One of the fondest memories I have of my childhood is sneaking through a fence with my mother in Sweden, and finding some hollow straws of grass that contained a white foamy material. We scooped that stuff out with our nails and produced what looked like half a bowl of rice. I was five years old and euphoric! It looked so much like real rice to me.
The next time we passed that fence I prompted my mother to go in again to make ‘rice’, but each time I was told we were in too much of a hurry. I couldn’t understand why she didn’t want to go in! Here was our chance to do it all over again! What could be more important? Dinner? No way!
I just couldn’t understand why she wouldn’t want to play this wonderful game at every chance! When one day she finally agreed to go through the hole in the fence again, it just wasn’t as fun. We made our foamy ‘rice’, but something about my mother seemed different: she seemed to be thinking of something else. She was there, but distracted – and that’s the problem. As adults, 9 times out of 10, our mind is on what’s important from our own perspective rather than from our children’s, whether we mean to or not.
My mother was probably pondering something important that was going on at her work or an impending visit from relatives, but if you are going to have a healthy relationship with anyone, you have to have some sort of a balance between each others’ perspectives. Sometimes we look at things my way, sometimes your way.
There are important things that make children and adults different, that sometimes makes it hard for us to understand each other: kids can easily and wholeheartedly embrace the now, whilst adults (understandably) are often preoccupied with things in the future or the past. Play is perhaps the most obvious place where this difference can be seen. Children implicitly understand the value and joy of play, but often as adults we forget that we, too, once felt like this.
Even I, with a professional title that is Play Designer at Toca Boca, am sometimes baffled by some of my daughters’ games! How can it be more fun to pretend to eat than to eat for real? My girls will act out a meal with wooden food props, fully engaged, then come to a beautifully set table with their favourite food, have dinner without much of a word, just to rush back to an animated pretend version of the meal.
It is this fundamental difference in perspective that inspires all of our design choices at Toca Boca: we make digital toys for kids, not for their parents. We’ve lost count of the number of times mums and dads have admitted they are slightly clueless as to why their children love our apps – and it’s because they have forgotten what it is to truly play. Children are involved in our testing process right from the beginning: there’s no point making a toy from a purely adult perspective – after all, what kid would want to play with it?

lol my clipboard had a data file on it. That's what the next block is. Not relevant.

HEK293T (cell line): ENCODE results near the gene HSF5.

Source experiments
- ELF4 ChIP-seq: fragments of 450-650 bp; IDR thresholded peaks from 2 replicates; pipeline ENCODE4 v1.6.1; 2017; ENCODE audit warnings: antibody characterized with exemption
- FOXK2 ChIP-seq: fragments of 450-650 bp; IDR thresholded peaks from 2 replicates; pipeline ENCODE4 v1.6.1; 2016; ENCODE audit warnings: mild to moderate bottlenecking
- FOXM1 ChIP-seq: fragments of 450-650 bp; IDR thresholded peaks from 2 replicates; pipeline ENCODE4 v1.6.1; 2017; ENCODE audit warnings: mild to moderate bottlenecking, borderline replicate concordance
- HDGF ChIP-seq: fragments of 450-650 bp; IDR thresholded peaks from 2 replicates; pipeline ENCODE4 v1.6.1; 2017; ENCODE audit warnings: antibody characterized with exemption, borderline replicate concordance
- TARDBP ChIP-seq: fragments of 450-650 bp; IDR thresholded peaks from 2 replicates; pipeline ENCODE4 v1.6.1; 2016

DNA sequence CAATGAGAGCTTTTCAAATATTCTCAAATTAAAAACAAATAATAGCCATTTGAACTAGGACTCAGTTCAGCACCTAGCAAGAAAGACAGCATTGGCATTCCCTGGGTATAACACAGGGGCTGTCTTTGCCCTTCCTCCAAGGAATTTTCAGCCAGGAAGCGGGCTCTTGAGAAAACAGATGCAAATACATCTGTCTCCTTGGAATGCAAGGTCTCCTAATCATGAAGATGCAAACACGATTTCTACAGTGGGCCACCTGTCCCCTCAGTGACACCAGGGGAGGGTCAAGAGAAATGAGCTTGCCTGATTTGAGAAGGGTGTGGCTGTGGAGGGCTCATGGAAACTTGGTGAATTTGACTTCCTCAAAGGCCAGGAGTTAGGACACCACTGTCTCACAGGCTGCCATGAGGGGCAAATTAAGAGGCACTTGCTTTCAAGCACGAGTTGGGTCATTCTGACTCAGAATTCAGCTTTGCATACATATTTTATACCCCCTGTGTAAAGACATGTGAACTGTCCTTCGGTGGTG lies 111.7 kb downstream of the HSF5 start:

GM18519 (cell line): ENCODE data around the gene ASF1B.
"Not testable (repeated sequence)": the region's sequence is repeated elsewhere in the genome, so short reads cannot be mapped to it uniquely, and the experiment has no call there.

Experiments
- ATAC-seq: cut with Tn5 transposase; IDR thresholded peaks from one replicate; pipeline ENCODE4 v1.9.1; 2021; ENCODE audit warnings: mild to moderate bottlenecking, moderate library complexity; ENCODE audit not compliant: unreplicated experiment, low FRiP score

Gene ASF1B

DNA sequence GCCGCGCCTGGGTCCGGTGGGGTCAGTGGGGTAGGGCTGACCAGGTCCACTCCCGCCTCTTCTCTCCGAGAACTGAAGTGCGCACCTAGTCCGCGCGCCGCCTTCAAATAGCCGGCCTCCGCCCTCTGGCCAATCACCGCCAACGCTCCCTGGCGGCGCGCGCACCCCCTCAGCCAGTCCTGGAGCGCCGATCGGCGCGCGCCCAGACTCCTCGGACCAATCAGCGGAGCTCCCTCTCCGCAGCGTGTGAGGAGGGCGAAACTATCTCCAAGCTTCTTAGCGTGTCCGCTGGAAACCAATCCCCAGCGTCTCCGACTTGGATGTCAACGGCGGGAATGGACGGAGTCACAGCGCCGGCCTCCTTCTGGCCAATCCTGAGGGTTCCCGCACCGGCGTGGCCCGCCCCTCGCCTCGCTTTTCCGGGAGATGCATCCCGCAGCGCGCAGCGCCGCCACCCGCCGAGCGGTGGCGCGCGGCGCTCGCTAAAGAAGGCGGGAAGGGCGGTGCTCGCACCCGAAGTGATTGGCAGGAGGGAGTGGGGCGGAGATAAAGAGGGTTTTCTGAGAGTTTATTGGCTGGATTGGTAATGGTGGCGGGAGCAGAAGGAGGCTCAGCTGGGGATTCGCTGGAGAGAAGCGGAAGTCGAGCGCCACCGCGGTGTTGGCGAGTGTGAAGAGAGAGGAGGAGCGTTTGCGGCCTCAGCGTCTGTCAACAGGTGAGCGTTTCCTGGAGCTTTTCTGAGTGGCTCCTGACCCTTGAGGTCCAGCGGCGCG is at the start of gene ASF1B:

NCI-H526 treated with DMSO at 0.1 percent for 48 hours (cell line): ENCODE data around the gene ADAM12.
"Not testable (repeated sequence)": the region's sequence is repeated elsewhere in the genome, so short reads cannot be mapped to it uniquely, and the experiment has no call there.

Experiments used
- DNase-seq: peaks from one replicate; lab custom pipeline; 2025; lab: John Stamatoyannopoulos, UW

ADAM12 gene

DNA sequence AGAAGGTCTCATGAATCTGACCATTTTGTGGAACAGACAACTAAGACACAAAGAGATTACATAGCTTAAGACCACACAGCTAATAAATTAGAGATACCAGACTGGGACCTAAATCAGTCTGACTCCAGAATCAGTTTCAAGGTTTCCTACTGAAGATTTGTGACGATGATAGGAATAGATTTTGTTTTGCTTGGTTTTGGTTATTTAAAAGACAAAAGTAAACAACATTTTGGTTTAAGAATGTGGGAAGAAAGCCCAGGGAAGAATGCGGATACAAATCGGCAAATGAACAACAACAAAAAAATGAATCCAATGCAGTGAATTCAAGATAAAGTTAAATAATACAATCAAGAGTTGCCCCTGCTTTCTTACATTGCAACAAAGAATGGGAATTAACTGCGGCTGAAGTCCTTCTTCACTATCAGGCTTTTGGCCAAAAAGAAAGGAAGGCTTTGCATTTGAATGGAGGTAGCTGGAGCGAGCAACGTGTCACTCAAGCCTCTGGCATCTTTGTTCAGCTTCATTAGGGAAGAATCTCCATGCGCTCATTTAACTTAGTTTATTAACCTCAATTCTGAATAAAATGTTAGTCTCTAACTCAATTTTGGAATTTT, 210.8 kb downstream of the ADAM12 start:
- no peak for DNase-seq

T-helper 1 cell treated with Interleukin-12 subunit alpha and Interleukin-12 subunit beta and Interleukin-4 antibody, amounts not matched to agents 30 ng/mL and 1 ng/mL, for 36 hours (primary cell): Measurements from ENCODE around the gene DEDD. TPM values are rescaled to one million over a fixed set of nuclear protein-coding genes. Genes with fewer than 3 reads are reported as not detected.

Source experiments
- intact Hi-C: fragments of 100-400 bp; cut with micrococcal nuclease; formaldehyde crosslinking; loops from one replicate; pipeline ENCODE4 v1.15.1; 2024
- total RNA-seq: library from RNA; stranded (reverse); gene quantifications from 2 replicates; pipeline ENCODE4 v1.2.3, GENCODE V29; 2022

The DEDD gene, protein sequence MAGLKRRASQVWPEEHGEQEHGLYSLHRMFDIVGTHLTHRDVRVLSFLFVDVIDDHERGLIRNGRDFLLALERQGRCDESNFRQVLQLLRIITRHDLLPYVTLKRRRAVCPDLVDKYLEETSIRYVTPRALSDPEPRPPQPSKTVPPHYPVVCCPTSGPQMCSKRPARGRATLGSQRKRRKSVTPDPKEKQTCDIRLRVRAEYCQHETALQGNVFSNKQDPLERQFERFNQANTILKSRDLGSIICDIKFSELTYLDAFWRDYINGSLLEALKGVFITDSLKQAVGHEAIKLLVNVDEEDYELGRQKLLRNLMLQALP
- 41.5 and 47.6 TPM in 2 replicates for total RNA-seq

Kids spend a lot of time already doing things adults want them to do: getting up, eating up, cleaning up, hurrying up, buckling up, walking up, sitting down, reading, shutting up, studying, calming down, washing up. That’s why it’s an excellent idea to get down there with them, and do something that they want to do for a change – and that something is very likely to be playing with you.
But out of all the things you could do together, why should you play? To children the value of play is self-evident. For me, as an adult it is only possible to fully understand the value of play intellectually. Here’s how I grasp it: play is nature’s way of ensuring that children learn to survive. In play, children go over hypothetical situations over and over. (Hypothetical to them at least… Dragon slaying anyone?)
Open-ended play and creativity are at the heart of all Toca Boca’s digital toys. Through play, children practice all sorts of skills: physical, social, esthetic, creative, manual… Play is to learning what hunger is to eating, really. The urge to play is your body telling you that you are ready to learn something. It has ensured the survival of mammals for millions of years. It’s that primitive, but that is also what makes it so powerful. As humans we have to learn because we are born knowing nothing. Play is the fuel we need to be able to power up learning.
So yes! This Christmas holidays you should build a house from sticks and leaves for the plastic ponies, or build a fort in Minecraft to hide from Creepers, or watch that old Harry Potter DVD again, because by doing so you are showing your child that you are making an effort to understand what she cares about.
And maybe, just maybe, next time you ask her to care about something you find important, such as eating up, cleaning up or washing up, she will be more willing to see things from your perspective. Because she will remember you took the time to turn off your adult concerns, get down and see the world from her view.
By Jens Peter
Jens Peter de Pedro is a play designer at Toca Boca, the kids game studio devoted to changing the role of play on digital platforms by creating fun, high-quality digital toys that spark imagination and creativity. Their current release Toca Kitchen 2, which brings open-ended creative play to the kitchen, is available from the App Store App Store.